Connected through Adoption.com, LeiLani and Coley felt the camaraderie of shared experience and wanted to open that option more specifically to other birth mothers and pregnant women considering adoption. Together, they began the program, BirthMom Buds. 

The program offers support through a buddy system, online forums and chats, live support, an annual retreat, celebration of Birth Mom’s Day, and volunteer opportunities. 

On Your Feet Foundation

The purpose of On Your Feet Foundation is to provide support to birth parents, adoptive parents, adoptees, adoption professionals, and others. Even though On Your Feet is not an adoption agency, they still seek to support birth mothers emotionally, financially, and through educational resources. 

The On Your Feet Foundation understands that moving forward with any decision in an unplanned pregnancy can be daunting. They are prepared to support, love, and offer all the resources they have gathered from years of experience to empower expectant mothers. They even offer continued support to birth mothers after placement. 

Three Strands

Three Strands is a unique group that offers the most hands-on support to expectant and birth mothers. Believing that it truly does take a village to take care of a child, the sisterhood of women at Three Strands offers services such as doulas, postpartum doulas, mother’s helpers, babysitters, and cleaners. 

They believe that an unexpected pregnancy shouldn’t leave a woman alone and in need of support and love. Their services go above and beyond to help expectant and birth mothers plan, prepare for, and endure through the challenges they face in pregnancy and motherhood. 

Brave Love

Brave Love is an organization with the goal to “[change] the perception of adoption and [aim] to increase (domestic infant) adoption.” They seek to empower and celebrate the bravery of an expectant and birth mother in her adoption journey. On their platform, they share stories, resources, and other content regarding birth mothers and their bravery.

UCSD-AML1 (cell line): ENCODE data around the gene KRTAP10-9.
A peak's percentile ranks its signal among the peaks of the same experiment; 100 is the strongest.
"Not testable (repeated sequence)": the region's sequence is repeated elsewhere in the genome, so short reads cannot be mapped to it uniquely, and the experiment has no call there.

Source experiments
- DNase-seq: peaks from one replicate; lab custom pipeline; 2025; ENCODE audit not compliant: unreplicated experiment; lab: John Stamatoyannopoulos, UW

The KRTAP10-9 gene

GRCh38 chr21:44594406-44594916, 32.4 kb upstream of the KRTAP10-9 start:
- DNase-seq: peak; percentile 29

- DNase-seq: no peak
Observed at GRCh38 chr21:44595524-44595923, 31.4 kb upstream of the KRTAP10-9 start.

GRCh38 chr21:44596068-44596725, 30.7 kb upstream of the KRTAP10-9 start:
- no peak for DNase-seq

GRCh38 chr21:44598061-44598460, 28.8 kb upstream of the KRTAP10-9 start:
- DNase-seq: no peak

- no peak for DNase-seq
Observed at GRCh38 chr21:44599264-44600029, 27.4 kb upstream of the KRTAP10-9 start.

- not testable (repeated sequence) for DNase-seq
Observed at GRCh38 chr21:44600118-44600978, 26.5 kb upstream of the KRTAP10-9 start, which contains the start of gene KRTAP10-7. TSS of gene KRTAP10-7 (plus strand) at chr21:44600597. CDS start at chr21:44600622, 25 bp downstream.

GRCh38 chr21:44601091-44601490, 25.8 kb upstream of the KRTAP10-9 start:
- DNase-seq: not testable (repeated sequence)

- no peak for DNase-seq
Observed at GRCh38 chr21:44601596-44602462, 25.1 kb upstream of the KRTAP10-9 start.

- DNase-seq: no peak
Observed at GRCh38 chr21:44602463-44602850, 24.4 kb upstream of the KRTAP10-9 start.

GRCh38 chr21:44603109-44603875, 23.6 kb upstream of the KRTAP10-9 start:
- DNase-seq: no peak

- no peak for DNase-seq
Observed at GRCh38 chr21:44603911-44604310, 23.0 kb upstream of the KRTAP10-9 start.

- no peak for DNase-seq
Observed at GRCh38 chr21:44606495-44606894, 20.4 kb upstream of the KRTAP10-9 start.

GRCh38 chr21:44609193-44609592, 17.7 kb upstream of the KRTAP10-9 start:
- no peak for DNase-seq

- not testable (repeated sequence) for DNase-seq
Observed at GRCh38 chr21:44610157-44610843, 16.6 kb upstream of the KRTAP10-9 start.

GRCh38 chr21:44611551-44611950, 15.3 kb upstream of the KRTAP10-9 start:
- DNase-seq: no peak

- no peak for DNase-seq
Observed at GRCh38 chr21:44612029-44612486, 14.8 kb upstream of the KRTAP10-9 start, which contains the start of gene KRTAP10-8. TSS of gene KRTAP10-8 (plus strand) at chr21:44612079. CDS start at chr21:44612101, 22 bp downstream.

In 2012, an adoptive mother founded BraveLove, setting out to advocate for birth mothers and correct negative perceptions of adoption. The organization partners with adoption agencies as resources for expectant and birth mothers. 

Reunion

In cases of closed adoption, contact between a birth parent and child who is adopted ceases when the biological parent completes their adoption paperwork. Typically, the door to reunion opens when an adoptee becomes an adult. Both parties should consider the intent of reunion and whether or not the long-term consequences of a reunion are worth the possible emotional cost of reuniting. Adoptees and birth parents should seek counseling and familial support before, during, and after the reunion process is completed. 

The reunion process is often initiated by an adoptee or birth parent hoping to reconnect, gain closure, and/or fulfill curiosity about where life had taken one another. Reunion isn’t for everyone, but for those who wish to pursue it, it can be the start of a healthy, open relationship. 

A reunion registry is one source the adult adoptees and birth parents to use for beginning the reunion process. On each state’s reunion registry, participants consent to release their identifying information to their counterparts. When both parties use the reunion registry, a match is made. This is typically a cheaper way to begin the reunion process. Some birth parents and adoptees will use other forms of reunion such as personal investigators, social media, legal intermediaries, online registries, or word of mouth. 

Hope

If you are an expectant mother considering adoption in GA, you have felt the fear, you have felt the hopelessness, and you have felt the pressure to make the right decisions for you and your child. Rather than enduring this challenging time alone, reach out to your resources. Learn all you can about your state’s laws, agencies, adoption process, and support groups. When it comes time to make decisions and face the challenges ahead, you will be able to do so with hands to hold and confidence in your actions. At the end of the day, there is always hope for a brighter future beyond the trials you are facing today.

Courtney Falk